Recently I spoke with the manager of a foodbank in South London. She didn’t offer to go on the record but I afterwards made a few notes on what she was saying:
- They have recently seen a big increase in people coming to them, many due to delays in benefit, the abolition of crisis loans and other changes to the beneftis system.
- The manager made it clear that she thought they were being forced to take on the DWP’s work. This was not a role they wanted to take on and they didn’t think they should have to take it on. They have become a part of the social security system when they only wanted to be a final backup for when the social security failed.
- Not only have the numbers coming for food increased but those coming are now in more desperate straits than before. They regularly have people breaking down crying as they describe their situations. There is, and I quote, a level of ‘despair’ that was not present previously among those coming for food. Many people no longer believe that their situation will improve, that they will be provided with a dignified life if they have to live on social security, or that they will be able to get jobs to get them off it.
- This has now become so bad that the food bank, which is part of a wider community project that relies on volunteers, is now having trouble keeping people. Volunteers are wanting to do something positive in the community but working in the foodbank is just grim and depressing: volunteers don’t have the tools to deal with it, and they know they aren’t really helping the people, only stopping them from starving for a few days.
The dismantling of the social security system is something I won’t comment on much, except to say I think the main purpose of it is to lower wages, i.e. make most of us poorer. We also shouldn’t forget that people falling close to starvation is happening at the same time as more than a third of homes purchased in the last year were bought in cash.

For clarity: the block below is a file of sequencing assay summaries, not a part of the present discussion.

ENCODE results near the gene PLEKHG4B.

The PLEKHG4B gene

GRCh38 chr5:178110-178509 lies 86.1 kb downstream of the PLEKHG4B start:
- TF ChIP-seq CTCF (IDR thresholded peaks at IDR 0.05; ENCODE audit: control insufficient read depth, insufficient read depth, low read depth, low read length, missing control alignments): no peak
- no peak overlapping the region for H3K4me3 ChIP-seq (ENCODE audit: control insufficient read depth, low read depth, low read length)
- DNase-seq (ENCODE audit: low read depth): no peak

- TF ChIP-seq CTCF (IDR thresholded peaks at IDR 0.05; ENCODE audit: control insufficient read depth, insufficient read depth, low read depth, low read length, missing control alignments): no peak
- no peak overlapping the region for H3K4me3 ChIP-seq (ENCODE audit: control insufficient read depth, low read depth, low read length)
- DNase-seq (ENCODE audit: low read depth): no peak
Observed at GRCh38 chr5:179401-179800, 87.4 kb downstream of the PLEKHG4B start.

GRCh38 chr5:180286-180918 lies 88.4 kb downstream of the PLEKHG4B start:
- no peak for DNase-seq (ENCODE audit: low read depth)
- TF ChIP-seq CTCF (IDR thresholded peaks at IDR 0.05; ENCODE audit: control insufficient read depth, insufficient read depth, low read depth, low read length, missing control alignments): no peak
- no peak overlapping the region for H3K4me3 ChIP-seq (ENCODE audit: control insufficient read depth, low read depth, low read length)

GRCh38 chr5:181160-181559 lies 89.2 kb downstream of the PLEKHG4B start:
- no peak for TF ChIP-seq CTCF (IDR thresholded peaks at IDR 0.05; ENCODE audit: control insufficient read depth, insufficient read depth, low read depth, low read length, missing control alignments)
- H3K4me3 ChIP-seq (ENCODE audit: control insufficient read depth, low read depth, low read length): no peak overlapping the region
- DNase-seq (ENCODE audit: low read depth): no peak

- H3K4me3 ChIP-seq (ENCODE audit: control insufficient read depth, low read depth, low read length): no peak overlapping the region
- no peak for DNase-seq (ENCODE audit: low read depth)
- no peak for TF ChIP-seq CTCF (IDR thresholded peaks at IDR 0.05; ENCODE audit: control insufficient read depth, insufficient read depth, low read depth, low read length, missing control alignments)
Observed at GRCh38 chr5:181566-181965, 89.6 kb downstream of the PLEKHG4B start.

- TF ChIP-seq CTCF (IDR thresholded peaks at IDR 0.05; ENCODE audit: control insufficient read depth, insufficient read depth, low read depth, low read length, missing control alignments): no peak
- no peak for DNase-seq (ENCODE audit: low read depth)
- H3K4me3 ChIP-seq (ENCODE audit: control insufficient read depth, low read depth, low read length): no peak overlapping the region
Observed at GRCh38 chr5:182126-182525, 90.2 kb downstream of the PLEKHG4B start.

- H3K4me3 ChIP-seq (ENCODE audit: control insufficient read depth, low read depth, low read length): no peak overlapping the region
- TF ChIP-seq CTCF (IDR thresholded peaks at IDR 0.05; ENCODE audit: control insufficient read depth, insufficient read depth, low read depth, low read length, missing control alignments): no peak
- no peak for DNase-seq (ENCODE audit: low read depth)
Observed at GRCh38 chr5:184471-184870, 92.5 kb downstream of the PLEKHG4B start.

The dislike of volunteers for their new role is interesting. Clearly volunteers at the Citizens Advice Bureau face similar problems but they have a lot more training, and behind that a lot more public funding as well as well-established third sector funding (both now being squeezed). David Cameron’s stillborn ‘Big Society’ idea is going to come back to haunt him if instead of volunteers feeling they are building good things they feel they are just mopping up the misery created by government policy. It would be pretty ironic if the disgruntled and underfunded volunteers of the UK end up calling for Cameron’s head.
1 thought on “Foodbanks aren’t coping – and why should they?”
I awlays understood that that “big society” idea was always about that /other/ sort of charity – the sort of charity where you give donations to Eton College.